Regarding PD of xray tube

Discussion in 'Physics' started by mentaaal, May 14, 2008.

  1. mentaaal

    Thread Starter Senior Member

    Oct 17, 2005
    451
    0
    Hey guys, a friend and I are having our physics exam tomorrow and a friend asked my help in the following question which i am unsure of.

    In the question, the three lowest energy levels of an atom of the target material in the xray tube are shown and the question is: "What is the minimum Potential Difference at which the tube can operate if the transition from n=3 to n=1 is possible? Straight away i figured you just subtract n = 1 from n=3 and hey presto but my friend said he recalls the teacher saying something about you have to use the PD relating to the maximum transition, i.e. to allow the atom to be ionised entirely: 0 - (n=3). My thoughts on this is that the PD needed here is only enough to give the elctron enough energy to allow the electron to jump from n = 1 to n = 3.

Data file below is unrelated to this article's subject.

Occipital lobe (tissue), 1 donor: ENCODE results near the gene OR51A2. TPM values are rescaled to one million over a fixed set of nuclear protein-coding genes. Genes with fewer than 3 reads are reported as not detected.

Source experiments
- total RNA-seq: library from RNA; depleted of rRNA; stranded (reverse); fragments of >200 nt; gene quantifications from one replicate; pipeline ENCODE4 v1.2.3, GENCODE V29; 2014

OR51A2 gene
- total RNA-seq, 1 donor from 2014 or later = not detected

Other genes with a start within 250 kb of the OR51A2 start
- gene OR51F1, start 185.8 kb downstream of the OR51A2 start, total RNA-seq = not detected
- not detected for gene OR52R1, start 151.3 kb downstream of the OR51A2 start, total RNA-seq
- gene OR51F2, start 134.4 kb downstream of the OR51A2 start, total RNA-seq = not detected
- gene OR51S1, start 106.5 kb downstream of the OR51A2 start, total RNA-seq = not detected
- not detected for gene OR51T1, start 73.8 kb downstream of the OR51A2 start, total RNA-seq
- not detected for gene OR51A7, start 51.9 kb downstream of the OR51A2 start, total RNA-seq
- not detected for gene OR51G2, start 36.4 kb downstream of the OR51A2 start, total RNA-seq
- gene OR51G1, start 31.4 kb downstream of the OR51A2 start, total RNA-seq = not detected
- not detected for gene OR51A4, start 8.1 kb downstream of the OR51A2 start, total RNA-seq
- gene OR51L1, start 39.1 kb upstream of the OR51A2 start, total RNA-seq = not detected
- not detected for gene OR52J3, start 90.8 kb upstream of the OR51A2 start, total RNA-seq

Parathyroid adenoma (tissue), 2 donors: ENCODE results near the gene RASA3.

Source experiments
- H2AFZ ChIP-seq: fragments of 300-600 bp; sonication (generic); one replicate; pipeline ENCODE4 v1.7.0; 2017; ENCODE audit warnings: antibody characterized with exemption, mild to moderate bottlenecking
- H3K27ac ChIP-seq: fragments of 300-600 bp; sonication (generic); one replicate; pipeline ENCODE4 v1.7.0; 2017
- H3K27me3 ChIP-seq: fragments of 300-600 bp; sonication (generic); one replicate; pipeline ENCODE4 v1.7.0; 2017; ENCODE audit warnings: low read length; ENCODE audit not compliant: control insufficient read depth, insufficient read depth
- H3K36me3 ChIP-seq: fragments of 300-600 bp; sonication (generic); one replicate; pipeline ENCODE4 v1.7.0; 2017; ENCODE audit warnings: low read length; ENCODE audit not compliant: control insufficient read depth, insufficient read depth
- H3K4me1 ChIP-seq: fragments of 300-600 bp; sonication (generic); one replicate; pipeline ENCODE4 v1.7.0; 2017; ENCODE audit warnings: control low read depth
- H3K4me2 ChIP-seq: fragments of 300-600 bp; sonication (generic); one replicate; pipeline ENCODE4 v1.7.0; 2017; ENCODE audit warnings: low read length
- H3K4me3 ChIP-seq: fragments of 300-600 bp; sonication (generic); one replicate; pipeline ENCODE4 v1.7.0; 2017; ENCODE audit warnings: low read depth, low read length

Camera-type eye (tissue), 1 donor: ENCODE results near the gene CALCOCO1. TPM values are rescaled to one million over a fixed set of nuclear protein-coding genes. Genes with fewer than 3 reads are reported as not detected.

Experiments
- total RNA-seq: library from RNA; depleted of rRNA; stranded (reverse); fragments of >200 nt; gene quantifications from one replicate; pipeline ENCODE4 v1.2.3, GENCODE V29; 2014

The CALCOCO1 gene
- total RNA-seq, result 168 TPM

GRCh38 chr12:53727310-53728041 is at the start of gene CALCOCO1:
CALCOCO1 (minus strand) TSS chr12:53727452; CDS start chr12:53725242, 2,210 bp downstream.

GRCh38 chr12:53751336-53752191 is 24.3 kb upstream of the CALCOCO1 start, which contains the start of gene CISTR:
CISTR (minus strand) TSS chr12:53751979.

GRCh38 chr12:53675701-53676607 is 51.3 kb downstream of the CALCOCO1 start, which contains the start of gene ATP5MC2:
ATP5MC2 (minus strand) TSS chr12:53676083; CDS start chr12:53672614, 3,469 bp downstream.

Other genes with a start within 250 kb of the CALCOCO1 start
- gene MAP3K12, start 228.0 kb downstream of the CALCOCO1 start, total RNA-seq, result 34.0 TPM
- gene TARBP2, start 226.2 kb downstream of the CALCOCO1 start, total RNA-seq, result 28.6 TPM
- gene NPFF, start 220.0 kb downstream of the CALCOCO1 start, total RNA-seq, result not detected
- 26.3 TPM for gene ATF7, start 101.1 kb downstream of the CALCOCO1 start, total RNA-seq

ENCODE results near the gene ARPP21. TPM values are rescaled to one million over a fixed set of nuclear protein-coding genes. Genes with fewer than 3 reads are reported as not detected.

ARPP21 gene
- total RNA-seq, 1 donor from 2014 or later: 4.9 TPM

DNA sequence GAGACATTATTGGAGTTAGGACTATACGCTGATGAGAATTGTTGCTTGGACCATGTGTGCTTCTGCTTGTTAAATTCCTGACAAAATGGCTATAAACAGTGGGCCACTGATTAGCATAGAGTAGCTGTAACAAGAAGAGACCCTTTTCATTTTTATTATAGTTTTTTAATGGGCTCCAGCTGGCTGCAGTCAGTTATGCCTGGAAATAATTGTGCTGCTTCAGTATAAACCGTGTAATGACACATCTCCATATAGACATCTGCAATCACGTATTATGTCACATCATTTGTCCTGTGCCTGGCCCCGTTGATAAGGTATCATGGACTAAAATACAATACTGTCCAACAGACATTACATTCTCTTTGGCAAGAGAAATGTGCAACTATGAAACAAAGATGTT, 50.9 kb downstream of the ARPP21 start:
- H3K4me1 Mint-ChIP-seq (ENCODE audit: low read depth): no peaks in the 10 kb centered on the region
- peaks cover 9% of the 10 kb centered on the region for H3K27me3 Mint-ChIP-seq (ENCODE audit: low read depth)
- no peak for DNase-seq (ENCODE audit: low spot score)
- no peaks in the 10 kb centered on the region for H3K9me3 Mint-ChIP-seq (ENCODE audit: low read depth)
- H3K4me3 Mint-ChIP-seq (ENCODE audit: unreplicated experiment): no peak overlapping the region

The atom's model is:

    n = 3 ----------------------- -11 x 10^3
    n=2 ------------------------- -26 x 10^3
    n=1 -------------------------- -98 X 10^3

    Could anyone tell me if i am wrong and why?

    Thanks loads.

    Not sure if this question should be here or in the homework section so Mr Admin, feel free to move it if you like.
     
    Last edited: May 14, 2008
  2. mentaaal

    Thread Starter Senior Member

    Oct 17, 2005
    451
    0
    I am guessing here that if an electron contained exactly the right energy pertaining to an energy difference, excitation would occur, but this is extremely unlikely and photon production is far more likely if the incident electron has enough energy to ionise the atom??
     
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